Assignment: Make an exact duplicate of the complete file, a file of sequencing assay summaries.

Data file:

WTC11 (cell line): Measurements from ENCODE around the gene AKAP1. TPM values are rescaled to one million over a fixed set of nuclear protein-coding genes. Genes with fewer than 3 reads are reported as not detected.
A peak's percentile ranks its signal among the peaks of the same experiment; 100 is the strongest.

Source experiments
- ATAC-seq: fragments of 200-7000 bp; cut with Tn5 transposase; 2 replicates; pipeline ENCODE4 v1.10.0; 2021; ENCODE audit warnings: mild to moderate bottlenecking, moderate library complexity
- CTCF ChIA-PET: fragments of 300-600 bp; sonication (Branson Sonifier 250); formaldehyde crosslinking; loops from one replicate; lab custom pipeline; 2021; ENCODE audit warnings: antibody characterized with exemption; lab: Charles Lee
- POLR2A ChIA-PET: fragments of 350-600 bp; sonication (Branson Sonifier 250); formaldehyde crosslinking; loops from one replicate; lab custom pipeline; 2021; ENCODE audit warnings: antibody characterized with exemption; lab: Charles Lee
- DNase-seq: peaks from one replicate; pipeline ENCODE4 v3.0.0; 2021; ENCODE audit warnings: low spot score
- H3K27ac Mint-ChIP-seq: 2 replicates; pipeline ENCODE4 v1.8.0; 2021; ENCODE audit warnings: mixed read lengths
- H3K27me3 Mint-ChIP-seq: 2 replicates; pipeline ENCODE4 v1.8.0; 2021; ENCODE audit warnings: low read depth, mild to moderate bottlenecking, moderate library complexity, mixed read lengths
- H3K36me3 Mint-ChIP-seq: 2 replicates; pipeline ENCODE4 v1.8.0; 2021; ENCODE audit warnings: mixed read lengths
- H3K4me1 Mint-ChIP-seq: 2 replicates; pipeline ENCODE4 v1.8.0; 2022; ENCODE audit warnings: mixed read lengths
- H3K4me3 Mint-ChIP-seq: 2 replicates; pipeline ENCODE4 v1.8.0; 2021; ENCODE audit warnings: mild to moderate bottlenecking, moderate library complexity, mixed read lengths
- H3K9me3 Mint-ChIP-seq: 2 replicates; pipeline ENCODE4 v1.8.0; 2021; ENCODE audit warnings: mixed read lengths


WTC11 (cell line): Measurements from ENCODE around the gene AKAP1. TPM values are rescaled to one million over a fixed set of nuclear protein-coding genes. Genes with fewer than 3 reads are reported as not detected.
A peak's percentile ranks its signal among the peaks of the same experiment; 100 is the strongest.

Source experiments
- ATAC-seq: fragments of 200-7000 bp; cut with Tn5 transposase; 2 replicates; pipeline ENCODE4 v1.10.0; 2021; ENCODE audit warnings: mild to moderate bottlenecking, moderate library complexity
- CTCF ChIA-PET: fragments of 300-600 bp; sonication (Branson Sonifier 250); formaldehyde crosslinking; loops from one replicate; lab custom pipeline; 2021; ENCODE audit warnings: antibody characterized with exemption; lab: Charles Lee
- POLR2A ChIA-PET: fragments of 350-600 bp; sonication (Branson Sonifier 250); formaldehyde crosslinking; loops from one replicate; lab custom pipeline; 2021; ENCODE audit warnings: antibody characterized with exemption; lab: Charles Lee
- DNase-seq: peaks from one replicate; pipeline ENCODE4 v3.0.0; 2021; ENCODE audit warnings: low spot score
- H3K27ac Mint-ChIP-seq: 2 replicates; pipeline ENCODE4 v1.8.0; 2021; ENCODE audit warnings: mixed read lengths
- H3K27me3 Mint-ChIP-seq: 2 replicates; pipeline ENCODE4 v1.8.0; 2021; ENCODE audit warnings: low read depth, mild to moderate bottlenecking, moderate library complexity, mixed read lengths
- H3K36me3 Mint-ChIP-seq: 2 replicates; pipeline ENCODE4 v1.8.0; 2021; ENCODE audit warnings: mixed read lengths
- H3K4me1 Mint-ChIP-seq: 2 replicates; pipeline ENCODE4 v1.8.0; 2022; ENCODE audit warnings: mixed read lengths
- H3K4me3 Mint-ChIP-seq: 2 replicates; pipeline ENCODE4 v1.8.0; 2021; ENCODE audit warnings: mild to moderate bottlenecking, moderate library complexity, mixed read lengths
- H3K9me3 Mint-ChIP-seq: 2 replicates; pipeline ENCODE4 v1.8.0; 2021; ENCODE audit warnings: mixed read lengths